Keeping Tails Wagging: Why Regular Exercise is Vital for Daytime-Homebound Dogs

Many families in the US have dogs. In fact, about  66% of all households own at least one pet, and of these, the dog is by far the most popular. 

However, most families do not have the luxury of  spending all day with their furry friends, and when  it’s time to go to work, their dog will usually spend  their time napping in a crate or wandering freely  around the house. 

With the average American workday lasting at least  eight hours, that’s a lot of time your dog is not spending exercising every day — but a midday dog walker can help. 

No matter your dog’s age or size, they benefit  immensely from regular exercise. When you do not  have enough time in the day to ensure they get the  stretching and movement they need and deserve, a midday dog walker can fill in for you. 

Most dogs grow to love their walker like another  family member, so you can rest assured your furry friend is in good hands.

Here’s why you should consider a walker during the  day if you are gone for work. 

Do All Dog Breeds Need Regular  Exercise? 

Many people think of “athletic” dog breeds as  animals like border collies and greyhounds, and  they assume that their waddling basset hound or  lazy great dane isn’t the exercising type. 

However, every dog needs at least some exercise  frequently, regardless of breed or age. These  activities may be different depending on your  individual dog, with older dogs taking things more  slowly and limiting their exercise duration, but all  dogs should still regularly participate in activities  that get their hearts pumping. 

Exercise comes with a wide range of benefits. The  muscle your pet builds through activity helps them burn more calories at rest, keeping them at a  healthy weight that supports their heart and skeletal structure. The impact of walking keeps bones strong and encourages good circulation that can  lower blood pressure.

How Much Exercise a Dog Needs 

The right amount of exercise depends on several  factors, including age, medical conditions, breed,  and interest. Some dogs, like the aforementioned  border collies, are highly active and require much  more (and more intense) exercise than lower-energy breeds.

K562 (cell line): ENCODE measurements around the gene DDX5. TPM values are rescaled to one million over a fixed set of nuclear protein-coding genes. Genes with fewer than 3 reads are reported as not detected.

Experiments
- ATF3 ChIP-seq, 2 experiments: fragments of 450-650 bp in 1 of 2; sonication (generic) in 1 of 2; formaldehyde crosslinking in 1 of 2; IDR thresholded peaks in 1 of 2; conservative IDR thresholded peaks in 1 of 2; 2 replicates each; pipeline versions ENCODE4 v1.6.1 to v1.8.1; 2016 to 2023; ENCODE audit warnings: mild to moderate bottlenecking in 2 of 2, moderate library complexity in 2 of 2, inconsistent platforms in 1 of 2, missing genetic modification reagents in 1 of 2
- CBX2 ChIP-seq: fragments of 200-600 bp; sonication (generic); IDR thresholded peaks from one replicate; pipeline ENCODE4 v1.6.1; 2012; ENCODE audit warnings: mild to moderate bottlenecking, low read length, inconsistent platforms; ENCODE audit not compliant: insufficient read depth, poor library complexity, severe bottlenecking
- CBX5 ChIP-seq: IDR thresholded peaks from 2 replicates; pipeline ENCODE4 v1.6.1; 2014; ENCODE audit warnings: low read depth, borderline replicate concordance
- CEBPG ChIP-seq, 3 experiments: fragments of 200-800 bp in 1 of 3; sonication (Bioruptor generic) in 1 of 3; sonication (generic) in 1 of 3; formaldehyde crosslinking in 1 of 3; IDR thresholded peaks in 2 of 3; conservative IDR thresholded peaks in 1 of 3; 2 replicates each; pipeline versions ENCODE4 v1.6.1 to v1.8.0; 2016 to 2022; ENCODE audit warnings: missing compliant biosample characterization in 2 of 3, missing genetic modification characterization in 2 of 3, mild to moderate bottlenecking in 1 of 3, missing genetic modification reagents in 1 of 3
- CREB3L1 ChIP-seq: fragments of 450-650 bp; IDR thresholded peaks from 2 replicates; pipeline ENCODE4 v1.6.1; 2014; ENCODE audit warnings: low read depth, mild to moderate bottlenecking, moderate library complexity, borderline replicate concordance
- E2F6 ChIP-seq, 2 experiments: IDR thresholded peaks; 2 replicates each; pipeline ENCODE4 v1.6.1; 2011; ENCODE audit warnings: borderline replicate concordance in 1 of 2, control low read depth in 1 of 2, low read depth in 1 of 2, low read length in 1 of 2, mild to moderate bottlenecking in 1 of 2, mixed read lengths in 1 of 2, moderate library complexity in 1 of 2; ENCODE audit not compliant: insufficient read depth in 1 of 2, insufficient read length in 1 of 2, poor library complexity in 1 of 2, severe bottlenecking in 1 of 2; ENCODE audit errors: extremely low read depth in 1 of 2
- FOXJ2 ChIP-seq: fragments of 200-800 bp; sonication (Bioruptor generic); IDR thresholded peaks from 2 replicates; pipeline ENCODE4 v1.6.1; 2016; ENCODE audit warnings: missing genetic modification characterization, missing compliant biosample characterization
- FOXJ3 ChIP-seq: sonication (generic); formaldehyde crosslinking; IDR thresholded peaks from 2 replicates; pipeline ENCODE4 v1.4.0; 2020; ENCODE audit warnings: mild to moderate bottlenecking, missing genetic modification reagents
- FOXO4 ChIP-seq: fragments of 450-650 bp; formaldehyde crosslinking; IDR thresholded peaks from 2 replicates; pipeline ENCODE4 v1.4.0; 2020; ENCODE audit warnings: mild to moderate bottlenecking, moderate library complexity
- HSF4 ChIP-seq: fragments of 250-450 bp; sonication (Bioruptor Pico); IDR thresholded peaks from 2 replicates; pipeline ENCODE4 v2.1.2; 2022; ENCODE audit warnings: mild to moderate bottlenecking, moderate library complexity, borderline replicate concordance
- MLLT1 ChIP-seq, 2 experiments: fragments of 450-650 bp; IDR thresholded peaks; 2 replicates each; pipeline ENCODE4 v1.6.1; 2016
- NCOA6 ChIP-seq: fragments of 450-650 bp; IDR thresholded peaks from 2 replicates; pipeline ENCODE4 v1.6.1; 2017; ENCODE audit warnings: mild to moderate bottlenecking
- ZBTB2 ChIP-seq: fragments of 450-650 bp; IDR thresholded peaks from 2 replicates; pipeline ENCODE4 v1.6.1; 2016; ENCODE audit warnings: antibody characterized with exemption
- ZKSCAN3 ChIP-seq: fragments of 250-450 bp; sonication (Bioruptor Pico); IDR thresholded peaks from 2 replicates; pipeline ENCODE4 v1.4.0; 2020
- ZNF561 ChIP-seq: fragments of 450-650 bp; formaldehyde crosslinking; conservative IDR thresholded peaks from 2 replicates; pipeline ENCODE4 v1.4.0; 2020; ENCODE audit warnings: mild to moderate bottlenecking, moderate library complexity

In general, puppies should exercise in short bursts  multiple times per day. Young adult and adult dogs should aim for at least 45 minutes of moderate  exercise, which typically equates to two brisk walks.

Senior dogs should adjust to their level of tolerance,  aiming for a cumulative 45 minutes that may need to be spread into shorter chunks than adult dogs. 

If your dog has medical conditions or physical  limitations, walking is not the only exercise that  works! Consider swimming, playing fetch, or even  stimulating the brain using obedience tasks like  slowly weaving between poles. 

What If You’re Gone All Day? 

It can be hard to meet a dog’s exercise needs when  you are gone all day. You may find that you don’t have enough time before heading to work to go for  a walk, or you may be so exhausted after you return that walking is simply out of the question. 

To ensure your pet gets their physical needs met,  consider hiring a midday dog walker. These  trustworthy professionals will visit your home and  take your pet for an active outdoor encounter (or  whatever play you specify). 

The best midday dog walkers will tailor their  services to your pet’s interests and your goals as an owner. If your dog loves playing fetch in the yard  rather than going on long walks, a dog walker can  do that! 

They should also be able to do other important  tasks your pet needs, such as brushing their teeth, administering medicine, and giving them food and  water while you are away. To see the best results with your dog walker,  remember to:

• Do a meet and greet first so your pet can be  excited about the walker’s visit rather than  nervous

• Create guidelines for what your pet enjoys and  what they don’t, then share those guidelines  with the walker 

• Get into a routine so your dog always knows  what to expect each week

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